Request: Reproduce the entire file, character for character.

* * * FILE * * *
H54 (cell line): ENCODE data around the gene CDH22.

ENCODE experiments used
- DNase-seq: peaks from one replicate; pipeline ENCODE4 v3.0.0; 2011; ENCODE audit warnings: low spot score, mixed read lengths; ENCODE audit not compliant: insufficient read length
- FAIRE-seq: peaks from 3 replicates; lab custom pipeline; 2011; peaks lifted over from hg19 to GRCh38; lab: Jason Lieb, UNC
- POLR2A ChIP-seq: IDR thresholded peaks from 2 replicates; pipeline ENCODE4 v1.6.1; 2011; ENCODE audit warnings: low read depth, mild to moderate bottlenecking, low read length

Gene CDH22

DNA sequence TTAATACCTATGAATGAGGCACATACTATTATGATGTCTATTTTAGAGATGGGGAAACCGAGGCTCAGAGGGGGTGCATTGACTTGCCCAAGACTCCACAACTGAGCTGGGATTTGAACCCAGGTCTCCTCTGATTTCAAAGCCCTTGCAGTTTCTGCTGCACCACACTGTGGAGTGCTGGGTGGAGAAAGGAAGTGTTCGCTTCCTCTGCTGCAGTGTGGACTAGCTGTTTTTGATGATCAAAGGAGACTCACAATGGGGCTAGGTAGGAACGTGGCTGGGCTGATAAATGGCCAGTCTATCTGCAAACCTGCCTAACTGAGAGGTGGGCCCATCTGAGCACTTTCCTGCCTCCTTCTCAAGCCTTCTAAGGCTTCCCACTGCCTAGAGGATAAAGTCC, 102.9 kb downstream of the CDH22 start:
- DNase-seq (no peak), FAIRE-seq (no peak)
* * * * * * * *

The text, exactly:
H54 (cell line): ENCODE data around the gene CDH22.

ENCODE experiments used
- DNase-seq: peaks from one replicate; pipeline ENCODE4 v3.0.0; 2011; ENCODE audit warnings: low spot score, mixed read lengths; ENCODE audit not compliant: insufficient read length
- FAIRE-seq: peaks from 3 replicates; lab custom pipeline; 2011; peaks lifted over from hg19 to GRCh38; lab: Jason Lieb, UNC
- POLR2A ChIP-seq: IDR thresholded peaks from 2 replicates; pipeline ENCODE4 v1.6.1; 2011; ENCODE audit warnings: low read depth, mild to moderate bottlenecking, low read length

Gene CDH22

DNA sequence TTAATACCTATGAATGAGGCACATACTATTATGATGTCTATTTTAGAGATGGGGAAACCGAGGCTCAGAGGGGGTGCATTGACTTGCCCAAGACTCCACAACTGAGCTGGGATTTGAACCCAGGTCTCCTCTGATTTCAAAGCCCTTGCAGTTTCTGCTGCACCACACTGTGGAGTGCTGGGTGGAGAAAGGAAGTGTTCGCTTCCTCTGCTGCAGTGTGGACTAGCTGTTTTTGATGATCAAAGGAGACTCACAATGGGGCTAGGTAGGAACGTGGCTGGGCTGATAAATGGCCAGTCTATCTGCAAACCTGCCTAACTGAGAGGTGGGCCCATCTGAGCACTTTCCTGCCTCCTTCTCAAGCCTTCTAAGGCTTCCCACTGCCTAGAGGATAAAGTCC, 102.9 kb downstream of the CDH22 start:
- DNase-seq (no peak), FAIRE-seq (no peak)